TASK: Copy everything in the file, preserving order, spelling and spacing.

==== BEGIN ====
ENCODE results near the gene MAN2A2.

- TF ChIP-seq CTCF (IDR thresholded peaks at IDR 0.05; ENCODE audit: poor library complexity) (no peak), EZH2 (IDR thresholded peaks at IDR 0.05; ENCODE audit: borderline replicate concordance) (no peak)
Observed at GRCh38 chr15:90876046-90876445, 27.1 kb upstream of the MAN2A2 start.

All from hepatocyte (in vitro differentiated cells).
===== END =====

ENCODE results near the gene MAN2A2.

- TF ChIP-seq CTCF (IDR thresholded peaks at IDR 0.05; ENCODE audit: poor library complexity) (no peak), EZH2 (IDR thresholded peaks at IDR 0.05; ENCODE audit: borderline replicate concordance) (no peak)
Observed at GRCh38 chr15:90876046-90876445, 27.1 kb upstream of the MAN2A2 start.

All from hepatocyte (in vitro differentiated cells).